1 - Plain, 2 - Plain (reduced), 3 - Plain (encased), 4 - w/ Silver Leaf, 5 - w/ Silver Leaf (reduced & encased), 6 - w/ TerraNova2 frit (but inadvertantly reduced), 7 - w/ Silver Glass Frit (reduced), 8 & 9 - w/ Tuxedo, Copper Green, Opal Yellow, Ivory and Peace
CiM Valentine is a gorgeous, bright and dark velvety red that looks burgundy in some lights. This colour is REALLY HARD to photograph. It is much redder than it looks in these pictures, but under white lights like the ones with my photography cube, it looks more burgundy. It is the same colour of red as the red velvet I remember in my grandmother's wallpaper when I was a kid, although that won't really mean anything to you unless you also visited my grandmother's house. But picture a deep, romantic red velvet and that is what these beads look like in natural light. There are some better representations of the colour on the CiM site.
I am problem-prone this month, and these beads demonstrate the general chaos of my life as I hop around between Edmonton, Sioux Falls and Vancouver, still trying to find time to make beads on Saturdays and do normal life things. You can see in the picture above that I accidentally reduced the bead with the TerraNova2 frit on it -- that's why the frit looks all red and gross. I also included the wrong reducing silver glass bead in this set of test results having mixed up my beads for Maraschino and Valentine like a big boob. I've semi-fixed it below by including a separate photograph of the right bead, the same way I did in my results for Maraschino. Thank goodness I only made one set of test beads last week.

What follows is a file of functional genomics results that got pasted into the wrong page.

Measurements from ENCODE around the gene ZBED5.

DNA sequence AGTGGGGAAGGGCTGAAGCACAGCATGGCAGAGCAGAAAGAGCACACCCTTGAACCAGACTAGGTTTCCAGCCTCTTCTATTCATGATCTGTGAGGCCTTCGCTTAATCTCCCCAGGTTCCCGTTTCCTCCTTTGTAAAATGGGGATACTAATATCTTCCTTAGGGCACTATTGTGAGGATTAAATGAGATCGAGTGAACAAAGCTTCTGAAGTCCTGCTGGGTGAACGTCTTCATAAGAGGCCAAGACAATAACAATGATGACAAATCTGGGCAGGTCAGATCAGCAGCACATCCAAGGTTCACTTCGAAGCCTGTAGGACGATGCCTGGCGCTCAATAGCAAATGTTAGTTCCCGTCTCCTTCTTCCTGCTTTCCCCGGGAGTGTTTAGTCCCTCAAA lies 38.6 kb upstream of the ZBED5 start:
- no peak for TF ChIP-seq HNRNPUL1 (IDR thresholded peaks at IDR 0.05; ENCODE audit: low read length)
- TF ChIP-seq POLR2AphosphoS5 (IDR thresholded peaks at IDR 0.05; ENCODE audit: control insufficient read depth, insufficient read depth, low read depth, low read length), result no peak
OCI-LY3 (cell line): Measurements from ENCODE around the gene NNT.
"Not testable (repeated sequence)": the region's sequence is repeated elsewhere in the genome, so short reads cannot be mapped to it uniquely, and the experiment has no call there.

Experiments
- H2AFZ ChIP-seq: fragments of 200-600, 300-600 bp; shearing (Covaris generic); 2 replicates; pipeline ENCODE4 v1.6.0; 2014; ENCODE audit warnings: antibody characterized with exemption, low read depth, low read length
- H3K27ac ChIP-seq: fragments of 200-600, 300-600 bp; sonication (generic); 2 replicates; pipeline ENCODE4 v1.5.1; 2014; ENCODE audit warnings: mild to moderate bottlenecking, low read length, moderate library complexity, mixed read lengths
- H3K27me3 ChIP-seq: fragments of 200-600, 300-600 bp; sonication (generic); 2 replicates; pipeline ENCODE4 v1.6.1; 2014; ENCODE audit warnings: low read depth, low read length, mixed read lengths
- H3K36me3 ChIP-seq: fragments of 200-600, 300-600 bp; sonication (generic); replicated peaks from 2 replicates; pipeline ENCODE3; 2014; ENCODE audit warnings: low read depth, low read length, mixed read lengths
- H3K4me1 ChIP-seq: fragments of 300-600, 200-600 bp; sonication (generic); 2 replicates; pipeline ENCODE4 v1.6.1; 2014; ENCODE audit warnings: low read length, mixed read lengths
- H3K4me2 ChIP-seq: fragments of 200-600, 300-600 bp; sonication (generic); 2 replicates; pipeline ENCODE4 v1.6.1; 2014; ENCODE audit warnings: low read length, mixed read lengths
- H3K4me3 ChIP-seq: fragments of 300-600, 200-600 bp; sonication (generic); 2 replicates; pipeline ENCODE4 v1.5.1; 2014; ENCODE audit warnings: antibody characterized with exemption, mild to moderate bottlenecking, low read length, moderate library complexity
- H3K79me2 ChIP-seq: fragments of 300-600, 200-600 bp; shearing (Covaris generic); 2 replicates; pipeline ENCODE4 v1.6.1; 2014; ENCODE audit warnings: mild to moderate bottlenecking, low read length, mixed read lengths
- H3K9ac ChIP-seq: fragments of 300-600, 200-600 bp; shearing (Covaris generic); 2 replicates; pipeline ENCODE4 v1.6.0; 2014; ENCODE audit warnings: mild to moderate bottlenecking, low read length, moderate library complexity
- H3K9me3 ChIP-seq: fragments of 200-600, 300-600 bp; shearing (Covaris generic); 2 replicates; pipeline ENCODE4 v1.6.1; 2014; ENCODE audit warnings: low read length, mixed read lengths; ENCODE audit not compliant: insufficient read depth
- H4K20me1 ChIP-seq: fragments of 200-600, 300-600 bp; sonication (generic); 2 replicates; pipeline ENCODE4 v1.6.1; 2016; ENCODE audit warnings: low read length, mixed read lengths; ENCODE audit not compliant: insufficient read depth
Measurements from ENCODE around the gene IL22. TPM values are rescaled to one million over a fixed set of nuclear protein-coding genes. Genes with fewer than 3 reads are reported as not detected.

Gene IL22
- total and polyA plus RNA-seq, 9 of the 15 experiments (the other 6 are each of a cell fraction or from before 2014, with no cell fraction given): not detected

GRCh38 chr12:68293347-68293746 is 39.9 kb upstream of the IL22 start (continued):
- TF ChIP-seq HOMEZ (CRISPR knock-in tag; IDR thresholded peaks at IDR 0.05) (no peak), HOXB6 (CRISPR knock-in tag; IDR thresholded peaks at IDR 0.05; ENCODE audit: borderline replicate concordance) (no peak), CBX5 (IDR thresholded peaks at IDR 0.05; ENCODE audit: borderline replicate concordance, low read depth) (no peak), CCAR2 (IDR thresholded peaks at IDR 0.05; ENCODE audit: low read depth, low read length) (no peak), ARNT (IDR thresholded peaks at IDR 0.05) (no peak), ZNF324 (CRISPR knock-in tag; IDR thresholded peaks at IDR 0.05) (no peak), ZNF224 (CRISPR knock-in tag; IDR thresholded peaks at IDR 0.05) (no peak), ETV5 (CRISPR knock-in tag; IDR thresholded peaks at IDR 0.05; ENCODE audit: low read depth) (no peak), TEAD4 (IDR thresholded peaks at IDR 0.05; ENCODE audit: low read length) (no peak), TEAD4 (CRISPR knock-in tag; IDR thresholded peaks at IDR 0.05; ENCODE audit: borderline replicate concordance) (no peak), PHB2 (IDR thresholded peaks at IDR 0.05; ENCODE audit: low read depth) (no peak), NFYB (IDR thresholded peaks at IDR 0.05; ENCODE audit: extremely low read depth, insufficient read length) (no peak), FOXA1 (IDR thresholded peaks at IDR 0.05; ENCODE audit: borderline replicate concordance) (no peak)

On top of Valentine, Silver Leaf sort of spreads out and takes on a rather pretty brown/beige mottled appearance. When the silver is subsequently reduced and encased, it forms a brownish/blueish coating under the clear that is not really all that attractive.
I am not used to working with Natural Gas and Liquid Oxygen, and I guess I had a reducing flame when I made the test bead with TerraNova2 frit, because all that weird redness showed up. It seems like Valentine would be a better base for striking silver glass than I've really demonstrated here, but I can't prove it since I buggered my test up.
If you read my test results for Maraschino, you know that I'm a big dummy and I got the reducing silver glass bead mixed up when I was taking the pictures. Here's the real Valentine bead:
I like the way the frit developed at the edges, and the blues/greens on red are always striking.
Here we have Valentine with Tuxedo, Copper Green, Opal Yellow, Ivory and Peace. It seems like a pretty stable colour with not all that much in the way of reactions to report, but I did observe a few strange things:
Copper Green doesn't separate with Valentine or develop a really distinct dark line reaction, but it does look curiously mottled, with a pinkish haze developing on the surface of it on both of these beads.
Opal Yellow develops a mottled brown line reaction when used on top of Valentine, but not uniformly. This is sort of a cool effect, almost like a tea stain line. This reaction is NOT reciprocated when Valentine is used on top of Opal Yellow, which is sort of curious.
Peace separates fairly dramatically when used on top of Valentine, but when you use Valentine on top of Peace, nothing strange happens at all.